Pageant of Empire – Christmas 1916

A Pageant at the Godolphin! That was, indeed, a new idea to most of us, and it was with feelings of eager expectancy that we thronged into the Hall on that memorable evening. Here we found many changes, for the windows were covered by three great Union Jacks, and the platform was decorated with flags of every variety, making it very gay and festive. Many hands had been at work, and before we left the Hall we realised that much thought and much energy had combined to make an impression which should not quickly fade. We felt that this could not have been brought about without the infinite pains bestowed by Miss Prosser on the designing and grouping, by Miss Atkinson and Miss Lavender on the music, by Miss Eastgate, Miss Lucy, Miss Westlake, and Miss Bagnall on the training and coaching of the girls who took part.
At the opening of the Pageant we sang “0 God, our help in ages past,” immediately followed by the National Anthem. A passage had been made down the centre of the Hall, and up this a procession now slowly made its way, and thence on to the platform.
It was Britannia who passed us first, in white robe, and mantle of imperial purple, her helmet glittering as she passed into the brilliant light. As she seated herself in the midst, the rest of the procession grouped themselves near by. England and Scotland were on the one side of her throne, Wales and Ireland on the other, whilst their respective standard-bearers took up their positions immediately behind. The Chorus, in long flowing robes of deep blue or violet over brilliant rose, formed a striking background of vivid colour.
And now came the Colonies, one by one, with appropriate and sug­gestive music, to greet Britannia and to declare their loyalty, and as each made an end of speaking one of the Chorus came forward and answered with a poem of greeting. Each Colony was followed by four little attendants bearing gifts, beautiful little figures forming a very attractive part of the Pageant.
We saw Canada, Australia, and New Zealand, in white robes and golden coronets, India and the Malay States in native dress, and South Africa, land of brilliant sunshine, in the brightness of her golden robe. . . . And so we watched them pass, imperial and stately until, last of all, came the West Indies, completing the world-wide embrace of Motherland and Colonies.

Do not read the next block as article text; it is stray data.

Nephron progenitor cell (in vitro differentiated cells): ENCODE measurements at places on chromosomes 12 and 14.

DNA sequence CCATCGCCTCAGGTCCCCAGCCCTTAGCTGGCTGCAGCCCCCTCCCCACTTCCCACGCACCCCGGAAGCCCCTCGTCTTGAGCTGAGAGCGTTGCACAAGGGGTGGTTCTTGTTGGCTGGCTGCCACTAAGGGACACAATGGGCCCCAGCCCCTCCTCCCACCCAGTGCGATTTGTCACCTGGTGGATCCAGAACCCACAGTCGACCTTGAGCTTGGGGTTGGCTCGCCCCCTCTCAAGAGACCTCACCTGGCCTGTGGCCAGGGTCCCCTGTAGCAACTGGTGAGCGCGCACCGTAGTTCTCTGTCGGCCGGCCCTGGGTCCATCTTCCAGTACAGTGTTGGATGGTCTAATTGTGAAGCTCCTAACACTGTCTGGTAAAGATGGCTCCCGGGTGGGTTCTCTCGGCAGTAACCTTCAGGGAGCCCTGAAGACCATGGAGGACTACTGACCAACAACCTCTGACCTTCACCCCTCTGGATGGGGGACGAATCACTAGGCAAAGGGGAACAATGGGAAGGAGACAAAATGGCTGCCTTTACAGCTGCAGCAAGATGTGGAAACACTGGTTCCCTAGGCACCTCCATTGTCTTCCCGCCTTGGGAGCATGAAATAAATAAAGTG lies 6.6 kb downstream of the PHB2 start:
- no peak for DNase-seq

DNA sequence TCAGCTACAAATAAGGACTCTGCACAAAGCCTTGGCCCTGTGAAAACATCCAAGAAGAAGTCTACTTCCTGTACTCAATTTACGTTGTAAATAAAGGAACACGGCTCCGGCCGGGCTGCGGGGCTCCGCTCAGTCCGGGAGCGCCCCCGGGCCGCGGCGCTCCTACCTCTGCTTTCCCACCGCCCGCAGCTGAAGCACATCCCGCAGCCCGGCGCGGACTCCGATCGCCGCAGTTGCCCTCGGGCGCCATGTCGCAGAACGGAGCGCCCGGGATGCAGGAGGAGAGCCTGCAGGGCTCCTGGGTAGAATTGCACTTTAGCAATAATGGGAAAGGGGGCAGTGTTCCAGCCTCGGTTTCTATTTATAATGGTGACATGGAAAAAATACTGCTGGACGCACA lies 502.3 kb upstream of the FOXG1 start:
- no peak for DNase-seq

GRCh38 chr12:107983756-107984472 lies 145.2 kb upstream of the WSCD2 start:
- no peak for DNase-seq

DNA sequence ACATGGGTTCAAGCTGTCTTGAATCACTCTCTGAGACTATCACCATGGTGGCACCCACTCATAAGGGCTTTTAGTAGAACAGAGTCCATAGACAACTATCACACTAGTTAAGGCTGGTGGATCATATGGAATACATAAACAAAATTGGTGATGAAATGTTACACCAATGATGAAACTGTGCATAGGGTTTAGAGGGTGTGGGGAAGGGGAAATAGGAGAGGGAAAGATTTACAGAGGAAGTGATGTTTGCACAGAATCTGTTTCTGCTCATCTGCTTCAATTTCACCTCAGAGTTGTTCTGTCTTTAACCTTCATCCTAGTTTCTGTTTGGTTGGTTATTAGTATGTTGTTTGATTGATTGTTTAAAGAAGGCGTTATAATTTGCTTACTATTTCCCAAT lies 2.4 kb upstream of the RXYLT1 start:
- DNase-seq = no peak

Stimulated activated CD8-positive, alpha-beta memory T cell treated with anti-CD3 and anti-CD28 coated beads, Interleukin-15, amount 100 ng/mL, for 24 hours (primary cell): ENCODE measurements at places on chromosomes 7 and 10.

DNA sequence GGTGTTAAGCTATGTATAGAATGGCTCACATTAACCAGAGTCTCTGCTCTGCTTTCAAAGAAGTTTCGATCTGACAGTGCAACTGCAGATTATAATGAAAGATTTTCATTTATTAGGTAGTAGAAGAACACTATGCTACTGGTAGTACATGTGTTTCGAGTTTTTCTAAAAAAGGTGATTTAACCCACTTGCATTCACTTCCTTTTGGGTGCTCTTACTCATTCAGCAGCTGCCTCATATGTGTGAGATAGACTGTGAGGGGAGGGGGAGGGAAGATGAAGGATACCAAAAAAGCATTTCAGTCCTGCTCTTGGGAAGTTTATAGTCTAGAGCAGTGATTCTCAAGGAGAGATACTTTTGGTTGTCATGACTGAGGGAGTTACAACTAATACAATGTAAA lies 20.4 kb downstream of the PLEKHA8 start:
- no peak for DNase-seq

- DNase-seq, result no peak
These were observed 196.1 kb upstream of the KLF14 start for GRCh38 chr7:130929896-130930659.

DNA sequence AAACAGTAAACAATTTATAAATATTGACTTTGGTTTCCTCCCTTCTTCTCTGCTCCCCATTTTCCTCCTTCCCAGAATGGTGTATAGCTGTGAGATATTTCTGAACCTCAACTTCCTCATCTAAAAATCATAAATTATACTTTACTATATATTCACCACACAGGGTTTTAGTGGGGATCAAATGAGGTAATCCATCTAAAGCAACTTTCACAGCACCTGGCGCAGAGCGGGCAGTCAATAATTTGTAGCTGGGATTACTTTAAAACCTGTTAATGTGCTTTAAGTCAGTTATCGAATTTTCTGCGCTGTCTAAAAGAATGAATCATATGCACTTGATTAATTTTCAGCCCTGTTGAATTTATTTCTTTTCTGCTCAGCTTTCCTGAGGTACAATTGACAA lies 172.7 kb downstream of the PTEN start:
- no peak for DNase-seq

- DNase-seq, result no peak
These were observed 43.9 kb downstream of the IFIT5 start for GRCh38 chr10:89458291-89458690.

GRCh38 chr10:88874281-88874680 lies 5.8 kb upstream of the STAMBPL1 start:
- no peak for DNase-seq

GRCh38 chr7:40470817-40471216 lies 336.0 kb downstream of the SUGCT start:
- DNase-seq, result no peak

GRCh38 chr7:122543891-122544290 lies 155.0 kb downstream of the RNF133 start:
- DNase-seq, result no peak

Up to this time the atmosphere had been one of peace and prosperity, with only a vague threatening of future trouble. But now we heard the Serbian National Anthem, and in a moment we were caught up into the tumult of war. Out of the gloom carne the sad figure of Serbia, who, advancing slowly, knelt before Britannia with bowed head and unsheathed sword.
Then followed broken-hearted Belgium, shrouded completely in black-fit emblem of a mourning nation. Kneeling before us, she made an impassioned appeal for help. “I cry for succor! Will you heed it not?” Then, rising, she flung back her gloomy cloak, and the red and yellow of the Belgian colours flashed suddenly upon us in all the brilliance of their glowing contrast.
Suddenly we heard the familiar battle-cry, “Liberty! Equality! Fraternity!” Whose voice could it be but that of France, echoing to-day the three-fold watchword of the First Republic?
Whilst the choir sang the most beautiful of all National Anthems, came stately Russia, full of courage. and hope. Then Italy and Japan brought up the rear, and completed the dazzling scene. It was a harmonious blending of vivid colour, pink and gold, green and purple, crimson and black, with a, background In which were mingled red and white and blue.
And while our eyes were enchanted our hearts were thrilled by words of dignity and impressive stateliness. The speeches did much to create the atmosphere of solemnity and true patriotism which characterised the Pageant throughout, and we were all very grateful to Miss Eastgate, who wrote them.
But now the Pageant was drawing to a close. We rose to sing Kipling’s Recessional, after which a procession was formed once more. Slowly, slowly, it passed down the brilliantly lighted Hall, a blaze of colour, fading gradually into the sombre shadows, and thence moved into the sunset light of the garden, where another Pageant unfolded itself, making a very beautiful and impressive ending.

P. GEORGE.

PROGRAMME

HYMN
National Anthem

Enter
BRITANNIA AND PROCESSION
PROLOGUE: “Pro Patria” Owen Seaman.

Enter CANADA.
POEM “A Song of Canada” Robert Reid

Enter AUSTRALIA
POEM “Advance Australia” Andrew Lang

Enter INDIA
POEM Indian poem written two centuries ago Fakiri

Enter SOUTH AFRICA
Enter NEW ZEALAND AND MALAY STATES
POEM (S.A.) “South Africa” Kipling
POEM (N.Z.) “Battle of the Free” Bowen
POEM (M.S.)The Children’s Gift ” Noyes

Enter WEST INDIES
POEM “The Flag of England” Kipling
BRITANNIA

SERBIAN ANTHEM Enter SERBIA
RECITATION “Kossovo Day” (taken from the Serbian Liturgy)

BELGIAN ANTHEM Enter BELGIUM

MARSEILLAISE Enter FRANCE

RUSSIAN ANTHEM Enter Russia

Enter ITALY and JAPAN

BRITANNIA

RECESSIONAL Kipling

PROCESSION

Address Given on Empire Day – Summer 1916

By H. M. BAGNALL
Let me remind you first why this day, May 24th, was chosen for the Festival of the Empire. It was Queen Victoria’s birthday, and when she died it was chosen that she might be commemorated always with the Empire which grew to such greatness in her long and wonderful reign. The Colonies had long kept it with enthusiasm as Victoria Day; slowly we have risen to the appeal to join them in making it a yearly Commemoration of the Empire. This year, 1916, for the first time, even the Government is keeping it, and the flag is to fly on all Government buildings.